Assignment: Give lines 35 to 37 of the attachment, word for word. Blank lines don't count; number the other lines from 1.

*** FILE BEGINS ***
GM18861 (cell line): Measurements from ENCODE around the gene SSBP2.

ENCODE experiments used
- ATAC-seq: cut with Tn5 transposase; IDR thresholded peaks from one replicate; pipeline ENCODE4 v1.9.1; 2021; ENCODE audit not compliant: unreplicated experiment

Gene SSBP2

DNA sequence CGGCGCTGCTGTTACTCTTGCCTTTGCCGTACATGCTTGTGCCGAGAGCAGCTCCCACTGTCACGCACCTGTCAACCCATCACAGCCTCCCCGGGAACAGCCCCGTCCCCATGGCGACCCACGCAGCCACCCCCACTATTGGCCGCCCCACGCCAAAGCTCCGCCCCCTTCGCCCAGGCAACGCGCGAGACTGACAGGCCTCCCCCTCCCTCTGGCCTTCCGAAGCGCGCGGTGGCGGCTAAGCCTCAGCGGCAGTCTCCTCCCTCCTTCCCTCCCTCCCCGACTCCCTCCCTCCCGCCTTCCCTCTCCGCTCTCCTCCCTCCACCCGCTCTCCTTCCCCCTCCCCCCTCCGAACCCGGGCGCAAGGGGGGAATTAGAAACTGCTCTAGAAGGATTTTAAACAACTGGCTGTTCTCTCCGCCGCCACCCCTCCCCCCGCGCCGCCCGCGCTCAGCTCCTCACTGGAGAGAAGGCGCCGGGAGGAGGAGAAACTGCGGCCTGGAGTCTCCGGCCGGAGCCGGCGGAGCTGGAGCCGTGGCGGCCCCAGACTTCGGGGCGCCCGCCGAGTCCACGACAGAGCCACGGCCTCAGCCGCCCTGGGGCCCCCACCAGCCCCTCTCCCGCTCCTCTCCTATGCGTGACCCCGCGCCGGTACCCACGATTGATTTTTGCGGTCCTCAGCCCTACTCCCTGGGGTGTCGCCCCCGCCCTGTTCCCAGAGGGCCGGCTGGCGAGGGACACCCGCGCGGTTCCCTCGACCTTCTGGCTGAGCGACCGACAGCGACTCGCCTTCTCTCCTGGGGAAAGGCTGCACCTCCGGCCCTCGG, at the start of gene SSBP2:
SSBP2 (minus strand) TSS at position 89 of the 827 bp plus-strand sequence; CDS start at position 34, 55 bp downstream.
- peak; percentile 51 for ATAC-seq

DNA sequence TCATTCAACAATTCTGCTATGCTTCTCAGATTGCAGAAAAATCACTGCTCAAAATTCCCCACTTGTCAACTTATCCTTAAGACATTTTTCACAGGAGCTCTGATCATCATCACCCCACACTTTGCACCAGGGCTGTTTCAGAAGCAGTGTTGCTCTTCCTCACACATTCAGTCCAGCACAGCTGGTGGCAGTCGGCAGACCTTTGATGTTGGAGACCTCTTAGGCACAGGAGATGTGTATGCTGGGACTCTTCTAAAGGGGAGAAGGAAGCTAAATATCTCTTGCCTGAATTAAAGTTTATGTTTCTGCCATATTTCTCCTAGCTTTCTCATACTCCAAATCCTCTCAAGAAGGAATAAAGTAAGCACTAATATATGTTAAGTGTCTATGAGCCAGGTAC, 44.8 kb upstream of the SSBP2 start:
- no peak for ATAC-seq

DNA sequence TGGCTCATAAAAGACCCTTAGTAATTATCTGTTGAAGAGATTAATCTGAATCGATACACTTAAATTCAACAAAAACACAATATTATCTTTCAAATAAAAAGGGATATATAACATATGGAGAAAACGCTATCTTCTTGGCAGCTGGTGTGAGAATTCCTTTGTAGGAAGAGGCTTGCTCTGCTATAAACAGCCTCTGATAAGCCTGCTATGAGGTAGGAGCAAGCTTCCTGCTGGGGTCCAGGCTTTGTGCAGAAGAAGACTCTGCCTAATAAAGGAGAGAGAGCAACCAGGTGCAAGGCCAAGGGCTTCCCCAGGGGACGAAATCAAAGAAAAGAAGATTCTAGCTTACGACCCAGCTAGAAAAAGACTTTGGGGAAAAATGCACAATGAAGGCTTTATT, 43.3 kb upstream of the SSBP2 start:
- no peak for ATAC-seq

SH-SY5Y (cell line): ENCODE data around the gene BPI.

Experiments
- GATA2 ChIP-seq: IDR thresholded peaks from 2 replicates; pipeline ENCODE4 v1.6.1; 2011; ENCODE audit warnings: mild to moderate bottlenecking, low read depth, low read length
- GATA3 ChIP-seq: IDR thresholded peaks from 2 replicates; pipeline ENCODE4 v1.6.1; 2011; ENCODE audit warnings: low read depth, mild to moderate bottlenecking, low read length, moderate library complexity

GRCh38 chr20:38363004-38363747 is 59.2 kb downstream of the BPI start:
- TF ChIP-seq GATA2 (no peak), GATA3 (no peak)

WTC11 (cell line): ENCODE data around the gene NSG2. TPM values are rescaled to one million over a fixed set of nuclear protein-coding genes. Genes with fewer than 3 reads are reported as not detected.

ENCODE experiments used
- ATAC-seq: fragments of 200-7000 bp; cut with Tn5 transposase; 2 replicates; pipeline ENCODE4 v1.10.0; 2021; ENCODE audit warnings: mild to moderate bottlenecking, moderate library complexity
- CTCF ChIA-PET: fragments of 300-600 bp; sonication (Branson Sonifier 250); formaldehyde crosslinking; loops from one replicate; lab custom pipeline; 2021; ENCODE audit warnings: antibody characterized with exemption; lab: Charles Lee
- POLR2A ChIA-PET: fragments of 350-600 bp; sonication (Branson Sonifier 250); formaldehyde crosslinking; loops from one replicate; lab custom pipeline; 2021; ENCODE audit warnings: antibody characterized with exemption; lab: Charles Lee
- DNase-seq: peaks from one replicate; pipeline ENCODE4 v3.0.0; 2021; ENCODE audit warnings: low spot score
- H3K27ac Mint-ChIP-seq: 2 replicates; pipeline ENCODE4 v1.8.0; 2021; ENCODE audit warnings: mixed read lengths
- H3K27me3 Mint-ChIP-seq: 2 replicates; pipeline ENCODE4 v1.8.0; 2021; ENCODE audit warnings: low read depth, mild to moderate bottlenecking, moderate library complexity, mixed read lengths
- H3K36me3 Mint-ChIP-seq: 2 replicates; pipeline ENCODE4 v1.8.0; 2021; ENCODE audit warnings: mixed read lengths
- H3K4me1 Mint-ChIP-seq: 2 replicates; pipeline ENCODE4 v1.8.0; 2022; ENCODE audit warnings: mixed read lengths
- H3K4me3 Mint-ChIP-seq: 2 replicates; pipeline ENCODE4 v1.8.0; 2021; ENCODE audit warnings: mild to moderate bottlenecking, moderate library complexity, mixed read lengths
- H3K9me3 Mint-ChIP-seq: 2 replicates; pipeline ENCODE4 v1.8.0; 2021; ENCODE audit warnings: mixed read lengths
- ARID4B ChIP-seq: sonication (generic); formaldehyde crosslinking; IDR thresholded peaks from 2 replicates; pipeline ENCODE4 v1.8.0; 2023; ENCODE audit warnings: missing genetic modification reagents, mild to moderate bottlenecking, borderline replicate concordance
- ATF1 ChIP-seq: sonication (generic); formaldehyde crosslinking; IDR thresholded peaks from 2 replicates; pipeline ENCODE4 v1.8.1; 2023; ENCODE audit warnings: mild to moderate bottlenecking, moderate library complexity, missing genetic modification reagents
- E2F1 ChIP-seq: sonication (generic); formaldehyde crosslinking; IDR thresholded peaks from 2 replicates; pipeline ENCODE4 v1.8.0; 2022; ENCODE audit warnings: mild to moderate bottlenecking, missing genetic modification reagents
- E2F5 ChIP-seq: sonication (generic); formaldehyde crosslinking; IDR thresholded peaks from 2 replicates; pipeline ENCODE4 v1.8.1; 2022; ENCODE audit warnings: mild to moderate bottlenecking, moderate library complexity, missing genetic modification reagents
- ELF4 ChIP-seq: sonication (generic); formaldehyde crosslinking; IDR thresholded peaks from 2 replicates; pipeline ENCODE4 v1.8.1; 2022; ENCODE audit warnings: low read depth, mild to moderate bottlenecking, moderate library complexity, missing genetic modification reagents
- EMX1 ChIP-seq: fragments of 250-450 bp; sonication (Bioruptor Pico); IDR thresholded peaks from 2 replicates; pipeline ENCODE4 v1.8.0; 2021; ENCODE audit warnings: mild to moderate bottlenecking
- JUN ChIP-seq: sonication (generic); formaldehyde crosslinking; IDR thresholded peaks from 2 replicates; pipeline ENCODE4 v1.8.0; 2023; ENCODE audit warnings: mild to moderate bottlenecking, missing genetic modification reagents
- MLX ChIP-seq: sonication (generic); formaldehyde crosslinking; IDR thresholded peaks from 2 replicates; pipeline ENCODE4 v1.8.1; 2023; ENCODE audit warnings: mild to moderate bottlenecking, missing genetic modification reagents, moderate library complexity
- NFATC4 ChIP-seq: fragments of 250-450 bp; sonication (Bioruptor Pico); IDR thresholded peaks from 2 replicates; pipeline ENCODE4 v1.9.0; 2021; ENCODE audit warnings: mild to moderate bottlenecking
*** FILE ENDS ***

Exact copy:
- EMX1 ChIP-seq: fragments of 250-450 bp; sonication (Bioruptor Pico); IDR thresholded peaks from 2 replicates; pipeline ENCODE4 v1.8.0; 2021; ENCODE audit warnings: mild to moderate bottlenecking
- JUN ChIP-seq: sonication (generic); formaldehyde crosslinking; IDR thresholded peaks from 2 replicates; pipeline ENCODE4 v1.8.0; 2023; ENCODE audit warnings: mild to moderate bottlenecking, missing genetic modification reagents
- MLX ChIP-seq: sonication (generic); formaldehyde crosslinking; IDR thresholded peaks from 2 replicates; pipeline ENCODE4 v1.8.1; 2023; ENCODE audit warnings: mild to moderate bottlenecking, missing genetic modification reagents, moderate library complexity